The present invention provides methods that are useful for advertising in one or more airport and/or seaport security areas, which are efficient and extremely financially attractive for airports and/or seaports. In these methods, revenue that is generated, or otherwise results, from advertising sales fees that are collected by a security container distributor from one or more advertisers as a result of a sale of one or more advertisements is shared in a revenue sharing program by the security container distributor with an airport and/or seaport. These methods are very beneficial financially to airports and/or seaports, which generally have no financial obligations(s) in connection with either the security container distributor or the advertiser, and yet receive from the security container distributor both: (a) one or more airport security containers, such as security bins and/or security bags, that may be used by the airport in an airport security area (free of charge or with no initial or substantial investment); and (b) in a revenue sharing program, contract and/or other agreement between the security container distributor and the airport and/or seaport, a share of the revenue paid by the advertiser to the security container distributor resulting from the sales of the one or more advertisements. The advertisements that are employed in and/or on the security containers can provide precise messaging and branding opportunities for business and leisure travelers, as well as stable, single source revenue streams for airports and/or seaports with no up-front and/or other costs or investments.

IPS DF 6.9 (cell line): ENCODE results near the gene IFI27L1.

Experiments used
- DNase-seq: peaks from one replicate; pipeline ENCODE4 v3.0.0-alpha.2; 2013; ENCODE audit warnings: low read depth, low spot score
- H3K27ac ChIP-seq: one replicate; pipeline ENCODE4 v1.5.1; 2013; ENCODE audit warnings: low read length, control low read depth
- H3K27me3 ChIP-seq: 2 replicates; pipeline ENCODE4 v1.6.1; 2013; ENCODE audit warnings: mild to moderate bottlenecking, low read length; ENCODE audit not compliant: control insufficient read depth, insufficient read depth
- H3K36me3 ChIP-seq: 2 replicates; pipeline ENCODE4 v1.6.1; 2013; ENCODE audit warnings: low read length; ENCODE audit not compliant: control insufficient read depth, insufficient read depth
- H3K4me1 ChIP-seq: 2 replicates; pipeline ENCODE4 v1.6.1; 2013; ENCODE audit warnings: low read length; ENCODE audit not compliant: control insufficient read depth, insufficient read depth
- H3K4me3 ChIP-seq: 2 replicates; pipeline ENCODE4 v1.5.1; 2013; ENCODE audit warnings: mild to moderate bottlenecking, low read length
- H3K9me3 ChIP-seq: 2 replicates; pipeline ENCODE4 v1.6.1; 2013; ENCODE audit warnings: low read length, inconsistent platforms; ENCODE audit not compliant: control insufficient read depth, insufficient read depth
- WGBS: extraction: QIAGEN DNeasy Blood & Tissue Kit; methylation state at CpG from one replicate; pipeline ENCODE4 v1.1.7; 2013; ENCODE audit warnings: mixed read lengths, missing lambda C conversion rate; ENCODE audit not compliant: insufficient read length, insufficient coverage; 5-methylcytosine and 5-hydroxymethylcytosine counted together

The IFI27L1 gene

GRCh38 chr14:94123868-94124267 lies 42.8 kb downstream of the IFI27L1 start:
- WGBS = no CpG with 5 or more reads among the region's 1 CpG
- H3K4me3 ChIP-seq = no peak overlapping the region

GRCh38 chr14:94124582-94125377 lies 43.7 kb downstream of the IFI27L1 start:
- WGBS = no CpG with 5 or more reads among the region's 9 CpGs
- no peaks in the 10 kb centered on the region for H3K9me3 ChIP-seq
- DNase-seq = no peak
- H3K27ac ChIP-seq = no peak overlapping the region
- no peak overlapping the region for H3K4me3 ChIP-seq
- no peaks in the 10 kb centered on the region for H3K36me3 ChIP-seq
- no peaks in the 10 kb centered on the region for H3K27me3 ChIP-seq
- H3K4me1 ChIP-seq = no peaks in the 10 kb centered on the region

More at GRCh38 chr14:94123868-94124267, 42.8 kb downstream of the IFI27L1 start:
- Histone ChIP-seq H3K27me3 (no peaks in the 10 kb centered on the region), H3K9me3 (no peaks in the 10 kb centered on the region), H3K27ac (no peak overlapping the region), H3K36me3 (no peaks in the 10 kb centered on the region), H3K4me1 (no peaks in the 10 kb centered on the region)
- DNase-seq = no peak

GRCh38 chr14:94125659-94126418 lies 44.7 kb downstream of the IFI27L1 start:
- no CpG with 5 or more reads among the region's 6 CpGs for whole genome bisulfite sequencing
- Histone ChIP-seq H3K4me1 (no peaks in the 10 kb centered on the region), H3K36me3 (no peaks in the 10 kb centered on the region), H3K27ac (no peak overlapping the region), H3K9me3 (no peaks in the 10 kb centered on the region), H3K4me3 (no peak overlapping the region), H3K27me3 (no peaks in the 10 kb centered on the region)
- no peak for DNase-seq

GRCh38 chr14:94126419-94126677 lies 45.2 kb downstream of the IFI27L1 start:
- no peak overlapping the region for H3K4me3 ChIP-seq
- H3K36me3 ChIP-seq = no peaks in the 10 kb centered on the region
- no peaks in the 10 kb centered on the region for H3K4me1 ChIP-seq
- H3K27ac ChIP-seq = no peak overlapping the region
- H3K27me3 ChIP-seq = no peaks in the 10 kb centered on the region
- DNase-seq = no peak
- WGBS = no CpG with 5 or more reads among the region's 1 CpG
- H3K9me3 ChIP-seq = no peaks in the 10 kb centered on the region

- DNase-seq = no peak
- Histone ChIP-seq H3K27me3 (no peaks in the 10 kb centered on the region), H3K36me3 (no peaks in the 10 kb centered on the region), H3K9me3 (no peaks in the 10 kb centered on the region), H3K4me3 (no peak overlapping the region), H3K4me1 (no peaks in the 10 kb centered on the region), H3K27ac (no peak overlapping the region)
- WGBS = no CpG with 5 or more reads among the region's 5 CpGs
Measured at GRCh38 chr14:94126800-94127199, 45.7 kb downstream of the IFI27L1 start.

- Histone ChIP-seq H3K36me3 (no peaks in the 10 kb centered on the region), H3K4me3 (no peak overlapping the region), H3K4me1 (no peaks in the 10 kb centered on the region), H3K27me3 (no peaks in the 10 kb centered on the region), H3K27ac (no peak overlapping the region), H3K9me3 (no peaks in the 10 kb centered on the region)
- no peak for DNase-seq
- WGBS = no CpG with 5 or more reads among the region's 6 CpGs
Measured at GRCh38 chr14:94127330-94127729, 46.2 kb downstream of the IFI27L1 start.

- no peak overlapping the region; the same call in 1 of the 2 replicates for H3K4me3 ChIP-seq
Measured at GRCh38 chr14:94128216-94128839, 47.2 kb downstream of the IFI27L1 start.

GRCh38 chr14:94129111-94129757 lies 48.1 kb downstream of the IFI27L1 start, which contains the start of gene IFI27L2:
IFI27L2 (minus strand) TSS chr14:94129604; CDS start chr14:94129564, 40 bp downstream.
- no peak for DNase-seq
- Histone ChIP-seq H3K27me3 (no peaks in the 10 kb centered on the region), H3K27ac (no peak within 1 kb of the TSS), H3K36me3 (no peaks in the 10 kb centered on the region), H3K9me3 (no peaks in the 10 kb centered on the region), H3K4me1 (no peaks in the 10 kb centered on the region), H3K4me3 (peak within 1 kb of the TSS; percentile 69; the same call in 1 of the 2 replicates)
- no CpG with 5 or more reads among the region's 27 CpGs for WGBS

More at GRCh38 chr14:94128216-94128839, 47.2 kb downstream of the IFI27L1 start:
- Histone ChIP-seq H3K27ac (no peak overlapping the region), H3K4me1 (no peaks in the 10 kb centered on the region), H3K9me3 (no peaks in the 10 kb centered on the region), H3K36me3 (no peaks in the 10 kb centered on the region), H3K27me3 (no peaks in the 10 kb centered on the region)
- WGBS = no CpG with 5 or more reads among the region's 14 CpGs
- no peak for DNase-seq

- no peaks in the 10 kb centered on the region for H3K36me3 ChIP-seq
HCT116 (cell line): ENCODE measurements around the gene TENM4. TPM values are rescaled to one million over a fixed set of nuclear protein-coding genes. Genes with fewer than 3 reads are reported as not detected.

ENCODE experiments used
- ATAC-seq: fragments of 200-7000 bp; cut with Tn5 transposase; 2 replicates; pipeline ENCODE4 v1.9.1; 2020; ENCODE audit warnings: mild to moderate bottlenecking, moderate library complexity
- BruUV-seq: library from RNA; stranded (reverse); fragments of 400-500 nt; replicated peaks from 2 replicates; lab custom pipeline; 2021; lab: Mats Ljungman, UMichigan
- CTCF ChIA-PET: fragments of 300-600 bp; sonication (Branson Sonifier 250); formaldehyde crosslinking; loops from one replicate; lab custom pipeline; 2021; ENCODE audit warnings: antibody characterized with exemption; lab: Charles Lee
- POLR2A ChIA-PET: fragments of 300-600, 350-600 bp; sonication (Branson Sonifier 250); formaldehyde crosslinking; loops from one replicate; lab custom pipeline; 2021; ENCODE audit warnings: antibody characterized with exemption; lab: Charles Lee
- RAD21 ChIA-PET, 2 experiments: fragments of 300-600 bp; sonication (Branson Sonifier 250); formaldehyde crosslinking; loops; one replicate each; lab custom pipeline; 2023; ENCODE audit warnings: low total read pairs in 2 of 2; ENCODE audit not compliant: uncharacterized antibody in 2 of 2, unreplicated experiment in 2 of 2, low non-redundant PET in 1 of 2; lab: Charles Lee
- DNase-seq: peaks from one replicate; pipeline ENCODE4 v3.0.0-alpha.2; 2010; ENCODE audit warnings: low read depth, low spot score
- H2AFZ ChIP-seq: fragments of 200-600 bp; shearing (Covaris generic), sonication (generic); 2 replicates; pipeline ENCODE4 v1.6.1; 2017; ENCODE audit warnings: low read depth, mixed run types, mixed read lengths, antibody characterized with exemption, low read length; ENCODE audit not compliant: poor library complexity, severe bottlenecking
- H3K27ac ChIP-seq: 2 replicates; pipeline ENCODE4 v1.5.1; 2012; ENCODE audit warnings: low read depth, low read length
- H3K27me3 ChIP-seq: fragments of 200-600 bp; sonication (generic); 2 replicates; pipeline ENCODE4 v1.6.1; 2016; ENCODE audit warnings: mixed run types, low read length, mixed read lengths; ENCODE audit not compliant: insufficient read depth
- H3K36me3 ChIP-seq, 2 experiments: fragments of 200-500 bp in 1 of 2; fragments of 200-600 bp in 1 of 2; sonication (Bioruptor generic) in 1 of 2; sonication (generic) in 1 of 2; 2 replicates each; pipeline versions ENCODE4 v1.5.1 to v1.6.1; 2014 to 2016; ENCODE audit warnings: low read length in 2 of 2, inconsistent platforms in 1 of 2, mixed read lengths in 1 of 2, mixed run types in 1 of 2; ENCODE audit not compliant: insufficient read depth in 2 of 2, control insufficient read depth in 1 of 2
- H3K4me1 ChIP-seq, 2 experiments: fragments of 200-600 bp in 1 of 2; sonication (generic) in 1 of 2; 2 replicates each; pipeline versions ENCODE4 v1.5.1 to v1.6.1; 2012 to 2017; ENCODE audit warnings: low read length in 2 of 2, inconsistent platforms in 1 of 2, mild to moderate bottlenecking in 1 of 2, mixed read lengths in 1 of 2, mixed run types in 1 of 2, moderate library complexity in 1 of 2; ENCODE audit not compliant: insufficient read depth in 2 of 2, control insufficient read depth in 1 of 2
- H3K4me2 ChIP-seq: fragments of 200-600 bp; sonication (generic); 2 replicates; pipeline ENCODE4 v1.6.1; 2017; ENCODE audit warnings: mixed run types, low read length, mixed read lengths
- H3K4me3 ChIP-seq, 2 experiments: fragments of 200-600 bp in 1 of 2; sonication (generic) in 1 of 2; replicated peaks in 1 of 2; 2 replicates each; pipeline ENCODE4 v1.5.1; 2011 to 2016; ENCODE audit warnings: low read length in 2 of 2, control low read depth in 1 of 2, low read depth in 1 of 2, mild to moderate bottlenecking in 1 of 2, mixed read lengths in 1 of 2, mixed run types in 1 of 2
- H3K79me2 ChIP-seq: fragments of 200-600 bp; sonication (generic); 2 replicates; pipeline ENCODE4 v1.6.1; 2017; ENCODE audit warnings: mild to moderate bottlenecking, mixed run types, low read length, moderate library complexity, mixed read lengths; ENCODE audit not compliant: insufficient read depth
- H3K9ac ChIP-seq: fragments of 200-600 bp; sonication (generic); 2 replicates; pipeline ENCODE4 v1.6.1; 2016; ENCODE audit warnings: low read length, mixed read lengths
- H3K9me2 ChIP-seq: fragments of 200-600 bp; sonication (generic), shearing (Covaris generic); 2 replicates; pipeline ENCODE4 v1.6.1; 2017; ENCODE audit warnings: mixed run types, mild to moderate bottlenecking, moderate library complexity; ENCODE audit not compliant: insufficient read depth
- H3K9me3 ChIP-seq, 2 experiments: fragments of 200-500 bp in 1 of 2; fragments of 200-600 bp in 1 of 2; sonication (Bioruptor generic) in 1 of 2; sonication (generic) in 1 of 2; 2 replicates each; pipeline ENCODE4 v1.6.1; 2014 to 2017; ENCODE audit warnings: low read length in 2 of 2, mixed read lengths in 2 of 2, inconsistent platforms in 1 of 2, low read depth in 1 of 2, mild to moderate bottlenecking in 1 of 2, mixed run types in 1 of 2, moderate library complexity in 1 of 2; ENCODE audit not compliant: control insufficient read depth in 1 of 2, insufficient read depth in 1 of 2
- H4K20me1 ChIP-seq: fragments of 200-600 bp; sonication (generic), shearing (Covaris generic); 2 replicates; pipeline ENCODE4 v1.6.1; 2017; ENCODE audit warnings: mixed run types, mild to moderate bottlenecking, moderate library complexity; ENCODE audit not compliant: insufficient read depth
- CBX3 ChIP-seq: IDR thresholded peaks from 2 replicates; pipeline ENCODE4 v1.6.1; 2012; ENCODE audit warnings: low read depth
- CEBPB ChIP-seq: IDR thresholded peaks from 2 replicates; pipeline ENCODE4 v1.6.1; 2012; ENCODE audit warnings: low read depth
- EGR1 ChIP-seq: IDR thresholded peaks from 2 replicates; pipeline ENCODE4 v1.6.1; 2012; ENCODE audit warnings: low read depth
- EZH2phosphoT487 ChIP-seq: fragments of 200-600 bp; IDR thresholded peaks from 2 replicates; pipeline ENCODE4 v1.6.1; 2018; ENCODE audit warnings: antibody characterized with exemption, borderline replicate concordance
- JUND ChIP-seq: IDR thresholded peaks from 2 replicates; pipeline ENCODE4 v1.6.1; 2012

The methods of the invention are extremely advantageous to airports and/or seaports because these entitires are generally provided free of charge with one or more products (security containers) that they would otherwise have to purchase, often at the expense of travel customers and/or the general public. The airports and/or seaports receive products (i.e., security bins and/or security bags) from one or more security container distributors at no charge and, thus, are able to eliminate this cost, which may be very significant, because a typical cost of one security bin is about $8.00, and a typical cost of one security bag is about $0.25, and airports and seaports typcially use from about 500 to about 10,000 security bins, depending on their size and the number of security screening areas and/or screening lanes present therein, and from about 1,000 to about 50,000 security bags, each day. Thus, in this scenereo, the typical cost savings for airports and/or seaports can range from about $4,000 to about $80,000 for security bins, and from about $250 to about $12,500 for security bags, each day (i.e., a combined savings ranging from about $4,250 to about $92,500 each day).

Security Bins

One type of a security container that may be employed in the methods of the invention is the security bin 10 that is illustrated in FIGS. 1, 2 and 3.

The security bin 10 typically has a top 12, a lip 14 (the top portion that extends outwardly in a horizontal direction past its walls 24), a bottom 16 (base), four upwardly extending walls 24 and four corners 38. However, it may have any other suitable number of walls 24 and/or corners 38, such as three, five, six, seven, eight, nine, ten, eleven, twelve and so forth.